With an interest in older, more established neighborhoods rather than the cookie-cutter houses being thrown together on the edge of town, I drove down Route 31 to the west side of town. Pulling onto Maple Lane, I drove past low-slung ranches and other modest homes. “This looks good,” I told myself. Then I turned on Republic Road, a street that runs several blocks bordering the large park surrounding Memorial Field on the east side.

There, on the front lawn of a white ranch home, was a sign that read For Sale by Owner. I parked the car, walked up to the house, and noticed that the stones forming the front were limestone and sandstone. Two tall white pines towered over the driveway. I’ve always loved white pines. They remind me of the north woods and wild places.

367 Republic Road. The place is not well-tended these days, but the basketball hoop I installed years ago is still standing.

Walking around the back of the house, I spied a glass-enclosed porch with the window shades rolled down. However, I could peek between the blinds and saw a composed of red-stained knotty pine. “Oh My God,” I said out loud. “I love this place.”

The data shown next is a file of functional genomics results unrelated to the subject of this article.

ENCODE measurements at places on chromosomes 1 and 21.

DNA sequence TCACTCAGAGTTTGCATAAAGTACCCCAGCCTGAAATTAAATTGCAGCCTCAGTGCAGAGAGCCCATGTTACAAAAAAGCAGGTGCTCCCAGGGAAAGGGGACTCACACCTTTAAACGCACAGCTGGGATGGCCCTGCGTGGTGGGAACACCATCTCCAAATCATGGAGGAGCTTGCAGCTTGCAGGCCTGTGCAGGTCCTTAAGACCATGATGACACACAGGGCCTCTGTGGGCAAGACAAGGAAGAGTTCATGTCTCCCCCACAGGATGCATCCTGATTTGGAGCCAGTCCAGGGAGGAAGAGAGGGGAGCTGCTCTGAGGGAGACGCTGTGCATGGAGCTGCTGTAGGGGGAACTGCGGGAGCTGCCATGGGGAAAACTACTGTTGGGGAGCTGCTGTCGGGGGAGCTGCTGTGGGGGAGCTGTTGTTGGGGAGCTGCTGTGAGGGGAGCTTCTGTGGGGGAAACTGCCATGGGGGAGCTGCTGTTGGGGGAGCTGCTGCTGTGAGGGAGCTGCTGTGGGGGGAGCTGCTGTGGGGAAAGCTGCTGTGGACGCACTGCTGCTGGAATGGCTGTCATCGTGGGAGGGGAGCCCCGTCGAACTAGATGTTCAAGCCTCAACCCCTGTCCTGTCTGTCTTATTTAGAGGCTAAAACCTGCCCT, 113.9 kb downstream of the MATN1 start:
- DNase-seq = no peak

It only took one phone call to reach the man selling the home. His name was Bart, and the home had been his father’s place for many years. “The family was thinking of keeping it,” he told me. “But our stepmother wants the money. So we’re going to sell it. The going price was $170,000, a fair deal for a ranch home. “We want to buy it,” I told him.

“Great,” he replied. “The family wants it to go to a couple that appreciates the house.”

We called the bank and got the loan moving. I drove down the next day before work at Aspen to snoop around some more, I could see that the floor plan was largely open with a large front window. A part of me was nervous about acting so quickly to buy a home. I’d only been working at Aspen a few months. Upon mentioning my plans to a co-worker, he looked at me and said, “Pretty bold buying a new house when you’re only been here a month or two.”